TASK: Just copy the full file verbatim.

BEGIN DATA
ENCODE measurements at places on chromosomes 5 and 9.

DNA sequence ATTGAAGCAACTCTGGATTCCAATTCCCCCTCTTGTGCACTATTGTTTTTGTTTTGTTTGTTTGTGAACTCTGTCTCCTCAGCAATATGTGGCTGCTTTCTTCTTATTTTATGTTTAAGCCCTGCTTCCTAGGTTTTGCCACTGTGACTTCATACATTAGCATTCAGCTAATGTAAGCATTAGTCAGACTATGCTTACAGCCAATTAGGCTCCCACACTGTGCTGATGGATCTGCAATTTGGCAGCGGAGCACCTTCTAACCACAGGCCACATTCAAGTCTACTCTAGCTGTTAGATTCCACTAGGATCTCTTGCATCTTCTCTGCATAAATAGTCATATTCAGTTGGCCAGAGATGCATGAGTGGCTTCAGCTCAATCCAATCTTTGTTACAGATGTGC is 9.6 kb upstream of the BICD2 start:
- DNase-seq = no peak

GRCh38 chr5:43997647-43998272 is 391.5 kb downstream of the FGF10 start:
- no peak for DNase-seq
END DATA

ENCODE measurements at places on chromosomes 5 and 9.

DNA sequence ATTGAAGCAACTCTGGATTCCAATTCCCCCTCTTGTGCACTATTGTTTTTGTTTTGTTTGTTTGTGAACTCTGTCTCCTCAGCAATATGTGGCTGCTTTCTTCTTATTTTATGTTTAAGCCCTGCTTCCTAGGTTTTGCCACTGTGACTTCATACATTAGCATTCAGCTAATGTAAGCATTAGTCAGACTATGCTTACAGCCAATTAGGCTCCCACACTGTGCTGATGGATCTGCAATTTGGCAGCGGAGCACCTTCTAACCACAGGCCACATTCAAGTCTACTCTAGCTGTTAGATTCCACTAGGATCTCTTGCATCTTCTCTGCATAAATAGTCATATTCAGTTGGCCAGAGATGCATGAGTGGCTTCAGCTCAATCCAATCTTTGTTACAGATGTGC is 9.6 kb upstream of the BICD2 start:
- DNase-seq = no peak

GRCh38 chr5:43997647-43998272 is 391.5 kb downstream of the FGF10 start:
- no peak for DNase-seq